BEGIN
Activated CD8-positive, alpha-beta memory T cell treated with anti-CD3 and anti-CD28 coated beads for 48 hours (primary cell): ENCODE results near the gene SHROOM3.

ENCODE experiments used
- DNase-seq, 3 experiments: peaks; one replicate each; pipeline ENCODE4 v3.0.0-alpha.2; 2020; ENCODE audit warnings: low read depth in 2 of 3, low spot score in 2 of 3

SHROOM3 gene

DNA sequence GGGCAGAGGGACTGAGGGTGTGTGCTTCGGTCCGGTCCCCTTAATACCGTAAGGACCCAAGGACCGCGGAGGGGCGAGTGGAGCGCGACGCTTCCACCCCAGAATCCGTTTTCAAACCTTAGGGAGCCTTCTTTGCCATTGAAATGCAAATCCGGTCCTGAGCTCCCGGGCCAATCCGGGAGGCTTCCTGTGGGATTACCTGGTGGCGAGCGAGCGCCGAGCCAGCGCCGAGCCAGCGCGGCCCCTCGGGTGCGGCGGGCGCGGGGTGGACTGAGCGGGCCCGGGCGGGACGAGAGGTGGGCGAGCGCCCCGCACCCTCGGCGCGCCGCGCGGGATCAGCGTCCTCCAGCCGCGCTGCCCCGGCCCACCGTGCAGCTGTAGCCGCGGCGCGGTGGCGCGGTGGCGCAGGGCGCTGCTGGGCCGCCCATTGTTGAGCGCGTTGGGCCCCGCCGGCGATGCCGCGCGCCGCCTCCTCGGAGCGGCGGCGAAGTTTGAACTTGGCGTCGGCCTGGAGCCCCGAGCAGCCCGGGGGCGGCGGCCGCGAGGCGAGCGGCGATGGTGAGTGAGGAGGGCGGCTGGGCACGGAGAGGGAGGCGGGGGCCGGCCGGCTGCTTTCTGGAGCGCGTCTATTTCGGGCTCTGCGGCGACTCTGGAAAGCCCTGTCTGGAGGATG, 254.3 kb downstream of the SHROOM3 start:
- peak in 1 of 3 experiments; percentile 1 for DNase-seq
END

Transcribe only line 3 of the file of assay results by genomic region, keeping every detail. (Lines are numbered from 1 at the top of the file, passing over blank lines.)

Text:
- DNase-seq, 3 experiments: peaks; one replicate each; pipeline ENCODE4 v3.0.0-alpha.2; 2020; ENCODE audit warnings: low read depth in 2 of 3, low spot score in 2 of 3